One does not need to be an initiated diviner to create and tend a family ancestor shrine. In fact, everyone can benefit by carrying out this practice. And if you have children, young or old, this is a great gift to them as well. It can be as simple or elaborate as you choose.
In this blog post I will speak a bit of why I think this is true and then give some ideas and suggestions for how to easily create and maintain such a shrine or altar.
The Importance of Honoring Our Ancestors
An ancestor shrine or altar is a place to honor and remember those who came before us and gave us life. it is because of them that we are here and, in part, they have made us who we are.
Honoring our ancestral legacy keeps us connected to the cycles of life, and brings those who came before us into the present. In fact, in some ways it actually keeps them alive. We may honor specific ancestors: a grandmother, great uncle, great, great grandmother, or we may choose to honor the locality of our ancestors: Italy, Spain, Africa, Peru…and the traditions and culture associated with the ancestry. It is up to you and how you choose to do it.
Ancestor worship gives a depth and complexity to our lives and adds texture to who we are. It is nurturing for both us and our ancestors. Working with the spiritual or energetic dimensions is always a reciprocal relationship.
Knowing where we came from helps us know and feel that we belong. And to whom we belong. It helps us live our lives more consciously knowing that one day, we too, will be ancestors. How do we want to be remembered? What do we want to be remembered for?
Some good things to try to find out about ancestors are: Where did they come from? Where did they spend most of their lives? Is there a quality about them that remains and wants to be remembered and passed on? Where are they buried? Is it possible to visit their graves?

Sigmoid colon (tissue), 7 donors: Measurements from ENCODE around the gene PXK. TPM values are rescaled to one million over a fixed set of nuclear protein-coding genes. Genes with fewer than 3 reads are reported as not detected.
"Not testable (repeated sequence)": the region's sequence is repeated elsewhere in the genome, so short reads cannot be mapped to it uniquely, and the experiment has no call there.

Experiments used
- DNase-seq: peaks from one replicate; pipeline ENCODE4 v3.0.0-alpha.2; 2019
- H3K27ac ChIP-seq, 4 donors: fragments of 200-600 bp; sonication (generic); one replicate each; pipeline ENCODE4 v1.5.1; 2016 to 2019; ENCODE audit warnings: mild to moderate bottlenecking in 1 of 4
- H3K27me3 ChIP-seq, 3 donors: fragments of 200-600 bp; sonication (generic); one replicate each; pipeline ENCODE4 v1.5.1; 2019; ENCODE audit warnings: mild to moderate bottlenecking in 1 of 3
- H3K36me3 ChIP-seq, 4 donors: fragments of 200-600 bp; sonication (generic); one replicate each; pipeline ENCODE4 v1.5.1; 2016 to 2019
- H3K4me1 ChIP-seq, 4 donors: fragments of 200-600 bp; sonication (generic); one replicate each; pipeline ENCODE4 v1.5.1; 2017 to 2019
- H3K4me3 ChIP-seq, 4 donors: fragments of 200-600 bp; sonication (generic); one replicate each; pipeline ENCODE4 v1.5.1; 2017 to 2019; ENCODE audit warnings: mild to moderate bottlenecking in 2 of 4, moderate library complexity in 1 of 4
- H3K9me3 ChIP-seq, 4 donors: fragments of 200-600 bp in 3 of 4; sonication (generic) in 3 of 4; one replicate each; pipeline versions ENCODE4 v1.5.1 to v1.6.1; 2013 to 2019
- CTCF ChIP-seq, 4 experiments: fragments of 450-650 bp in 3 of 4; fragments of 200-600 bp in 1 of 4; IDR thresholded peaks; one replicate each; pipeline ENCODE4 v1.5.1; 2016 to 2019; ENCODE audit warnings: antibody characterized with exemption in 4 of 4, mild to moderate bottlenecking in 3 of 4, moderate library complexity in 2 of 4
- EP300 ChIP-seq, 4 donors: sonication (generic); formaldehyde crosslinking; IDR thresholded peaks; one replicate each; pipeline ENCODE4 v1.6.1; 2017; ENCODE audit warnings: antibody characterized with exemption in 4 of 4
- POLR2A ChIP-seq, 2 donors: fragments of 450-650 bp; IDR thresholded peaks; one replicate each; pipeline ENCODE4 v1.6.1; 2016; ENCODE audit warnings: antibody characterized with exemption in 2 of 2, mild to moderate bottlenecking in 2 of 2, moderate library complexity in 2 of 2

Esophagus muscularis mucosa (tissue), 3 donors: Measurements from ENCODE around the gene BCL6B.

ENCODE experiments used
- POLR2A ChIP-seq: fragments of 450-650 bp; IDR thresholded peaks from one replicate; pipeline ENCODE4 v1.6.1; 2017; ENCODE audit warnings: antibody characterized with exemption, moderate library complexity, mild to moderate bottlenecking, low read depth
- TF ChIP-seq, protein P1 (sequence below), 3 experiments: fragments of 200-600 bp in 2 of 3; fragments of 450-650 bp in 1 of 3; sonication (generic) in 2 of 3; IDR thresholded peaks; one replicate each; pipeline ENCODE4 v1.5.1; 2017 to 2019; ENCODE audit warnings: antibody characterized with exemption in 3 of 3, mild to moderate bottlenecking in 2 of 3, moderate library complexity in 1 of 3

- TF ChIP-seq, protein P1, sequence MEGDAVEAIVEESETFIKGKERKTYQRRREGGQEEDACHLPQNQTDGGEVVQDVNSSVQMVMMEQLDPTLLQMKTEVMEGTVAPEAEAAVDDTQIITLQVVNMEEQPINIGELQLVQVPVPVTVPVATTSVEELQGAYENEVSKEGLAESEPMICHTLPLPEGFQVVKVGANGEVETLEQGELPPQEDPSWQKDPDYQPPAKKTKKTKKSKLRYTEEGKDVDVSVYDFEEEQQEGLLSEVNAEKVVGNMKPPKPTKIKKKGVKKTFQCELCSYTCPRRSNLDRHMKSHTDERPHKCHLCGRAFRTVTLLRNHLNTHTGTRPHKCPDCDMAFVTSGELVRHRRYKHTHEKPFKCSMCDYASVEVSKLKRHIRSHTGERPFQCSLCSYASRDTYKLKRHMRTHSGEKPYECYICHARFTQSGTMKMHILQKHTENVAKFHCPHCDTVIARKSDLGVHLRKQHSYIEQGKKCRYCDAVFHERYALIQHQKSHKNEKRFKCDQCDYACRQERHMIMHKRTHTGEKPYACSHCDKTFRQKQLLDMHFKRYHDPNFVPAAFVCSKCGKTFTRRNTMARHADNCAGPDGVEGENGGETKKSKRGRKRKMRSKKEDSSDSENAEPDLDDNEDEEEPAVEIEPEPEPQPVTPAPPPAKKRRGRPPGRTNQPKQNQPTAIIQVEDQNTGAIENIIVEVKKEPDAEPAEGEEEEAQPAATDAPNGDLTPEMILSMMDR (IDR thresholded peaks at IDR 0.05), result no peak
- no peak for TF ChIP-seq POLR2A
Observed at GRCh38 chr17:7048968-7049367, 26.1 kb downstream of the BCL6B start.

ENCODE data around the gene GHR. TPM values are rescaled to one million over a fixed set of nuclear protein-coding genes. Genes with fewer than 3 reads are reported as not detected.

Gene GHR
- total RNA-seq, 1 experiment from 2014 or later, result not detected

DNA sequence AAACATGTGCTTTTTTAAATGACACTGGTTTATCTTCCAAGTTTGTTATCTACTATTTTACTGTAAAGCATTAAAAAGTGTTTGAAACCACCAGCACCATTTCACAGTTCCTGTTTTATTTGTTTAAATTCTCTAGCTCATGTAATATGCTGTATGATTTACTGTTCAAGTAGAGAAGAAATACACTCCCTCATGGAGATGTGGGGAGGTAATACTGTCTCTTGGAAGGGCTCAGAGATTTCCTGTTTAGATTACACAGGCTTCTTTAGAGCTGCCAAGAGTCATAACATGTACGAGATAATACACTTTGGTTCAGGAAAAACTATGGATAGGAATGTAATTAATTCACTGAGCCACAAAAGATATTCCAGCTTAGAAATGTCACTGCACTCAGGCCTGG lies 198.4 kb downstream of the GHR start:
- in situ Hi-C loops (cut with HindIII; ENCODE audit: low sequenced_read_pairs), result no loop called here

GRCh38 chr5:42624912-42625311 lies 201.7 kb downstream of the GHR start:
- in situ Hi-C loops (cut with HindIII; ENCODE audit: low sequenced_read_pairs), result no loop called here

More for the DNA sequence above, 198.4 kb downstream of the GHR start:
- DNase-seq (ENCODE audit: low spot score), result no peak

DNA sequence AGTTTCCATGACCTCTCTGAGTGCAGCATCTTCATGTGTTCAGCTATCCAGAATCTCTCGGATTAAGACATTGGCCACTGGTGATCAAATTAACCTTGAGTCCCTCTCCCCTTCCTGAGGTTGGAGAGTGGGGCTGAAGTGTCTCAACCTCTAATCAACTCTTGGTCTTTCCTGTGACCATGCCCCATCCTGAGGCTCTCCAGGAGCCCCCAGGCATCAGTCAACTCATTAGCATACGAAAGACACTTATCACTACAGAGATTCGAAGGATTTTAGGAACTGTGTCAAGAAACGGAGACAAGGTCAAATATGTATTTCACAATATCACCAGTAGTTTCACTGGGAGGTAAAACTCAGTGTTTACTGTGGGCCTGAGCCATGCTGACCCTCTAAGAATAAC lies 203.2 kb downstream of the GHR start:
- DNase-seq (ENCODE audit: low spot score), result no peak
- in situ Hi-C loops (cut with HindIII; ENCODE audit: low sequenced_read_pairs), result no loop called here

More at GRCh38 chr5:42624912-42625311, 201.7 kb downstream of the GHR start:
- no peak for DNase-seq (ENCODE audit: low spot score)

Some ancestors were not great people in their human lifetimes and we may not want to have them around. You are allowed to set your own terms and boundaries around your ancestor shrine. Keep in mind, however, that souls continue to evolve, grow, change and learn after death.
Letting your children know where they came from and to whom they belong is important. It is also essential that our children understand that relationships do not end with death and will help them navigate these passages when they get to them.
Depending on your personal biography, telling the stories of their ancestors to them can be an important practice. It grounds them in their lives and opens a place for the oral tradition inside them. The stories they hear about their ancestors and where they came from help them consciously shape their own stories.
The Importance of Shrines
It is very important to understand the ancestors are not really “dead,” but rather go on living in the ancestral realm to be interacted with if we wish to.
We make shrines to provide a home to the entity or ancestors honored on them. Shrines make the invisible visible. They offer embodiment to those who are no longer embodied.
At the shrine, we make offerings: spirits (wine, beer, vodka, etc. in a glass), small plates of favorite or shared food, flowers, rocks, crystals, mementos, seeds and more.